Let's consider the matter carefully. While I agree with much of what's been written here and elsewhere, we should perhaps take another look at exactly what happened in Ohio.
First, I think this election was certainly good news for Dems everywhere, for many reasons. It shows that a strategy of fielding a strong candidate and investing in every race (not just the ones that are blue by 60% or more) can work.
Paul Hackett ran a very smart campaign, one that was tailored for his district specifically. Personally, I find it difficult to support someone who tries to hide his party affiliation, regardless of where you're running. Of course, that didn't stop me from donating money.
I'm sure that last statement will get me flamed generously, but that's fine. I listened to Kos on the Majority Report last night, and Sam Seder addressed this. It seemed to me that Sam was just making excuses for Hackett, saying that as soon as people stepped into the voting booth, they would know he was a Democrat. I think that's a pathetic explanation.
However, it seems to me that we may be placing far too much importance on the outcome of this race, for a couple of reasons.
The GOP candidate Schmidt was truly abysmal. She ran a horribly inept campaign, made stupid statement after stupid statement and couldn't even score with Rove political rule #1: smear your candidate with as many lies as possible.
My point is that this race was almost certainly easier than it would have been if the Republicans had fielded a candidate who wasn't a total moron. We need to keep in mind that most races in red districts would be much tougher, although we must still make our best efforts, even in the toughest of the tough.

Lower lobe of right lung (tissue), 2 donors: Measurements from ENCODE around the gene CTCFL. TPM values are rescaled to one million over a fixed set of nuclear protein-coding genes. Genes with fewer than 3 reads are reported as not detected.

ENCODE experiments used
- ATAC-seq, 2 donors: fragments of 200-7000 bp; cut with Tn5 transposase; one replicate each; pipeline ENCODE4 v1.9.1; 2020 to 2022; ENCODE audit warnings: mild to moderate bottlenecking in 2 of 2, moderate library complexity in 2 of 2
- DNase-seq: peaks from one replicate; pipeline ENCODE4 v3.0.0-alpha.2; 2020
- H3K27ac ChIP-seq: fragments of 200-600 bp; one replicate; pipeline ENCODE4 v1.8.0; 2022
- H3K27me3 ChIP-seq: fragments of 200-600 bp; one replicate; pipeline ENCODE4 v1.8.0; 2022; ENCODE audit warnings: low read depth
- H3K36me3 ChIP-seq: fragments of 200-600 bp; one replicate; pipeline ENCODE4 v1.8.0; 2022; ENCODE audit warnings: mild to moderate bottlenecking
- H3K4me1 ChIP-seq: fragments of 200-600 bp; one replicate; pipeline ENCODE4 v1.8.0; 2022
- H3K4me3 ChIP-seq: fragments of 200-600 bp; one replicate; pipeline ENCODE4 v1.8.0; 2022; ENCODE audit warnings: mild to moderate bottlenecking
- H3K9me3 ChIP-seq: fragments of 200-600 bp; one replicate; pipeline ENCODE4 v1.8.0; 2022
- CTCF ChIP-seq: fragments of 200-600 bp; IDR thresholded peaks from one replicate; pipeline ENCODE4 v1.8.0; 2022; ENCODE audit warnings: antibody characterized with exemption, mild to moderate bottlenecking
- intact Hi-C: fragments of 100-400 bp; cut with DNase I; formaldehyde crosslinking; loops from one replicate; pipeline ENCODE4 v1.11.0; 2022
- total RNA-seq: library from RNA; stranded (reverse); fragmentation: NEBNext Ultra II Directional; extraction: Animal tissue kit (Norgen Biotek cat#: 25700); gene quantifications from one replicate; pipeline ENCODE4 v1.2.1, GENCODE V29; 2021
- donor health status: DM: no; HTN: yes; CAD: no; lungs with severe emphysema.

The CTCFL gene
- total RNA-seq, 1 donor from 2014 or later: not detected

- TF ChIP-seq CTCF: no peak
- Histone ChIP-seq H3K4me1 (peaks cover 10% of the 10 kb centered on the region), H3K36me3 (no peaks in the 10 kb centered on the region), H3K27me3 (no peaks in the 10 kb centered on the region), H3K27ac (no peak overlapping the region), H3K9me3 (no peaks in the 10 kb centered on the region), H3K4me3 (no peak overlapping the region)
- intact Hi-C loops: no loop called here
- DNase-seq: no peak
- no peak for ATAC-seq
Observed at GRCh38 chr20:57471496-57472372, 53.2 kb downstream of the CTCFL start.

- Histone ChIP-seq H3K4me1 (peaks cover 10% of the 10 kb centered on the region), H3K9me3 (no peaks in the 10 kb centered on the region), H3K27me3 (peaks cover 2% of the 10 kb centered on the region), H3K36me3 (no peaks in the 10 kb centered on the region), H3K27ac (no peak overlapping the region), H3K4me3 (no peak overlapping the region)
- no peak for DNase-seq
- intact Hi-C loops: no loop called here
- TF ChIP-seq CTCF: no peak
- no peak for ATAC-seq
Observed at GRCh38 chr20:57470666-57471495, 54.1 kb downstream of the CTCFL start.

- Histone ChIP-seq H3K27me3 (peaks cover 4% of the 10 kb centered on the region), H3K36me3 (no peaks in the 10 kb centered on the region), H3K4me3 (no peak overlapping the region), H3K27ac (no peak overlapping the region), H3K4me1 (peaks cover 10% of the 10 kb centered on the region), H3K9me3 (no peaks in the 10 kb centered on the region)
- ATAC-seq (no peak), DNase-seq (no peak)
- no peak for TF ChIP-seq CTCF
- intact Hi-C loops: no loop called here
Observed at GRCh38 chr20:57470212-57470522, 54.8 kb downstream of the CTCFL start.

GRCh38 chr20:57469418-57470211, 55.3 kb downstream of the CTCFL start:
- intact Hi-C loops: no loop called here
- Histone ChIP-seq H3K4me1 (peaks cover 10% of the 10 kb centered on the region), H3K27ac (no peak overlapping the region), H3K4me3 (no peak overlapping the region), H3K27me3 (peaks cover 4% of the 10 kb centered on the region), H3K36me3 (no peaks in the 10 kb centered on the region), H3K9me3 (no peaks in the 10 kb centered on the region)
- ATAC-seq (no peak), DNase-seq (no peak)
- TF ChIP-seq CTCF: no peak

Also, it will be much more challenging for us to give this kind of support (at the grass roots level) when the entire House is running for re-election. We were able to give Paul Hackett and enormous amount of attention and money, but we need to recognize that Herculean effort it will take for us to have a result like this on a national scale.
I have seen numerous posts saying that Hackett will have an easy time getting any other office he decides to run for, and that seems remarkably optimistic to me. I think he's a solid candidate (if a little vague about his stand on some of the issues), but it would be foolish to think that the Republicans won't be more ready for him next time.
If this race had been held next week, I have no doubt that Hackett would have won. But as we learned some things from this, the Republicans have learned some things too. I wouldn't be at all surprised if the the right-wing machine makes it their mission in life to defeat Hackett, whatever office he goes after. Remember, Hackett committed the ultimate sin of not only disagreeing with Bunnypants Bush, but did so vocally, unafraid of the consequences (hence my financial contributions).
My final analysis: we should celebrate Paul Hackett's remarkable achievement, but we should keep it in context.